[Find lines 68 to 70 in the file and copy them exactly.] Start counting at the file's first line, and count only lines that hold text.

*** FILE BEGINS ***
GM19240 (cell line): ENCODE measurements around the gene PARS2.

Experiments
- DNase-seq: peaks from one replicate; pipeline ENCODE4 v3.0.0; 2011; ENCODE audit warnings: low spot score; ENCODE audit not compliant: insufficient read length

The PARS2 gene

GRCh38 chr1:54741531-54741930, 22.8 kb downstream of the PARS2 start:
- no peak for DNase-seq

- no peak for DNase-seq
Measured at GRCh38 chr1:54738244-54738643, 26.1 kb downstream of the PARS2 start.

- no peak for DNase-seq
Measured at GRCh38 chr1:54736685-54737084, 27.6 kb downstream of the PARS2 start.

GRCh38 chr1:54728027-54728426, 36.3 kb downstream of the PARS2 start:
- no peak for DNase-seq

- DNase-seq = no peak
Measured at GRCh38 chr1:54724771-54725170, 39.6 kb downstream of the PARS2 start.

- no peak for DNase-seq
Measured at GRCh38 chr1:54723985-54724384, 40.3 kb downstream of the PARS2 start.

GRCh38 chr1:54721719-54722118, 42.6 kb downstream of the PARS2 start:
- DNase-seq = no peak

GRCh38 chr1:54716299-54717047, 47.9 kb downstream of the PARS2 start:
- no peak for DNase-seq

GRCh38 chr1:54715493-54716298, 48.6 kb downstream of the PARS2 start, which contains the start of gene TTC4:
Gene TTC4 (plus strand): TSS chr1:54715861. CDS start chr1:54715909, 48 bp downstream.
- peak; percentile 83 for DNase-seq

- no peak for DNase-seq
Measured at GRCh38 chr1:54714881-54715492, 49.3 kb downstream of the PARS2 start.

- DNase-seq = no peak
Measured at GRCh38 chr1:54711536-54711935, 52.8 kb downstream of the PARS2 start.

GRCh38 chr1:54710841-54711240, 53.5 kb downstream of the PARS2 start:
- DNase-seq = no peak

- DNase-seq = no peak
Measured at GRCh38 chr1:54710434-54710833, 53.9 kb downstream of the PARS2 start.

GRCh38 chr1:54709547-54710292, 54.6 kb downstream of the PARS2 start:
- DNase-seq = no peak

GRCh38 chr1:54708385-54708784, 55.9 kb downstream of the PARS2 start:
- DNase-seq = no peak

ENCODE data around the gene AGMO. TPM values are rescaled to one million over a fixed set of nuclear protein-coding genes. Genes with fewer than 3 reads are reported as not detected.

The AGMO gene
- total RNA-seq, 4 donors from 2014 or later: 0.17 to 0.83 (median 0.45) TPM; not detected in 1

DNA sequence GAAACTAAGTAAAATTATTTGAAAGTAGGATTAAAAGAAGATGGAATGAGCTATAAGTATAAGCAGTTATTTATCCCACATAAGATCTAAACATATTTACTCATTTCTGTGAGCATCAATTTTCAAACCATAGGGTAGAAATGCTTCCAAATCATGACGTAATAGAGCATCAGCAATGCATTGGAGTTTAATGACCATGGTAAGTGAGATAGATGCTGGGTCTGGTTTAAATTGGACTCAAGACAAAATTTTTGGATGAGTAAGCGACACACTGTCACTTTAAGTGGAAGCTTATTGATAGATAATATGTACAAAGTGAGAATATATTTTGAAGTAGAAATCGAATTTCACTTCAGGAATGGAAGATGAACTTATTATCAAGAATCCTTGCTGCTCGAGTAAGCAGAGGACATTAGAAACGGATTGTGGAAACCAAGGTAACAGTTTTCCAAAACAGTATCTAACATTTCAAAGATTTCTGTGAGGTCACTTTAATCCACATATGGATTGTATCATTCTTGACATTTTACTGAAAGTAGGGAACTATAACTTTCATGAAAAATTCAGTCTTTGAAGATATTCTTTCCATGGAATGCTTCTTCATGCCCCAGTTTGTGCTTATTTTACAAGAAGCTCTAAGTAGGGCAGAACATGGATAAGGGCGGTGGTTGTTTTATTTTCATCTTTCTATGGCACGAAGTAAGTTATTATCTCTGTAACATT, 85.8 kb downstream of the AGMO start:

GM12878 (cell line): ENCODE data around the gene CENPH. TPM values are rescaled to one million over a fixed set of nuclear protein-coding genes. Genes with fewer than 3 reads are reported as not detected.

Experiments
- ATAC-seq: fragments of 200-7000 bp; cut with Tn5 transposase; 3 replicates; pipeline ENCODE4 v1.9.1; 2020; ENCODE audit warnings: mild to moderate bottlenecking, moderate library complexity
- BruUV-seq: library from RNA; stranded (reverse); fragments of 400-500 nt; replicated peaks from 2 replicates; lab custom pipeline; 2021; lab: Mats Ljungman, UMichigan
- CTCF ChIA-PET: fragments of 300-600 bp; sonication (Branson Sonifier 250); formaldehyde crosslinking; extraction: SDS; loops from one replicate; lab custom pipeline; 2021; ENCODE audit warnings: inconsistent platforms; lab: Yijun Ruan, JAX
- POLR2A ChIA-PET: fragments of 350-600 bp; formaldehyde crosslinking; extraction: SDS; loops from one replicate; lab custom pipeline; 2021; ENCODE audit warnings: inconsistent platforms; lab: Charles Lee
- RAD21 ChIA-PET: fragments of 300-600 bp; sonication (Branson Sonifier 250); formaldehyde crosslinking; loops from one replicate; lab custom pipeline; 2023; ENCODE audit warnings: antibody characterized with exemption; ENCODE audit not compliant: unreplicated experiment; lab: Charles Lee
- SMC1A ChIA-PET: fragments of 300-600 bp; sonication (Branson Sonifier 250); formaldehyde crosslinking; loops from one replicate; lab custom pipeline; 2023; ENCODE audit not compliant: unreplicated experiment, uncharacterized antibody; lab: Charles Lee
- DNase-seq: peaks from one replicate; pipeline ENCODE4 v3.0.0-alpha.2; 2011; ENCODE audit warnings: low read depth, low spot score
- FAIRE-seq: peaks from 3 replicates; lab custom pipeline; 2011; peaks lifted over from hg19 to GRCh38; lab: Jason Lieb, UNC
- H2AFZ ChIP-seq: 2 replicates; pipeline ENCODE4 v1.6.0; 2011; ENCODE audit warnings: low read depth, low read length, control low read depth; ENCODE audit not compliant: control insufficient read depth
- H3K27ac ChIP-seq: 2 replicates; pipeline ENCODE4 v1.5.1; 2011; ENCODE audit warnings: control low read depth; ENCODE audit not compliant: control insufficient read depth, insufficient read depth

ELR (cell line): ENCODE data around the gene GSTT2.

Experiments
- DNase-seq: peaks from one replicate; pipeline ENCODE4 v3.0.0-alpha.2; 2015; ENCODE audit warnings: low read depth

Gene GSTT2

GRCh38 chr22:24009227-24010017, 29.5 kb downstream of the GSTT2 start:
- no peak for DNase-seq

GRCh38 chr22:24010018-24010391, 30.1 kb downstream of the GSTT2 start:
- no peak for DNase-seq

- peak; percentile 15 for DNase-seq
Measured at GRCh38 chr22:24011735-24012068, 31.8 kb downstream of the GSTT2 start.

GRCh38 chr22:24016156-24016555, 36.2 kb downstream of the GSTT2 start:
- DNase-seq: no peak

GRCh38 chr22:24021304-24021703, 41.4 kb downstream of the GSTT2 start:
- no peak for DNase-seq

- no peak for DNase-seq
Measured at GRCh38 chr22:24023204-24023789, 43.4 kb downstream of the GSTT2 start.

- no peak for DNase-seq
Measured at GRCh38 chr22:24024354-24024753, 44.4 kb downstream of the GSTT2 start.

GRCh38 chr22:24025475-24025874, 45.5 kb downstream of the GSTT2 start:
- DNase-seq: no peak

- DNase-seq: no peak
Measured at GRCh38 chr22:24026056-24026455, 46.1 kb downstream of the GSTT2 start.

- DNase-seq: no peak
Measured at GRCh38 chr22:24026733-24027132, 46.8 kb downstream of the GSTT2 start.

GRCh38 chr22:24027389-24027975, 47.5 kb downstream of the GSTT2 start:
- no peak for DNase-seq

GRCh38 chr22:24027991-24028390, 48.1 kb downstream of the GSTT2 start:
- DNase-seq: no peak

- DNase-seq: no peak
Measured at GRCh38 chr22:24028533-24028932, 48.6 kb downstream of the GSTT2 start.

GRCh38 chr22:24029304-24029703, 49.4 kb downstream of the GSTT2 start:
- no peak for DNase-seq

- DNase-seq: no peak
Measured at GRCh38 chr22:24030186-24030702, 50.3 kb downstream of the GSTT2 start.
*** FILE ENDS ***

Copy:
- no peak for DNase-seq
Measured at GRCh38 chr22:24024354-24024753, 44.4 kb downstream of the GSTT2 start.

GRCh38 chr22:24025475-24025874, 45.5 kb downstream of the GSTT2 start: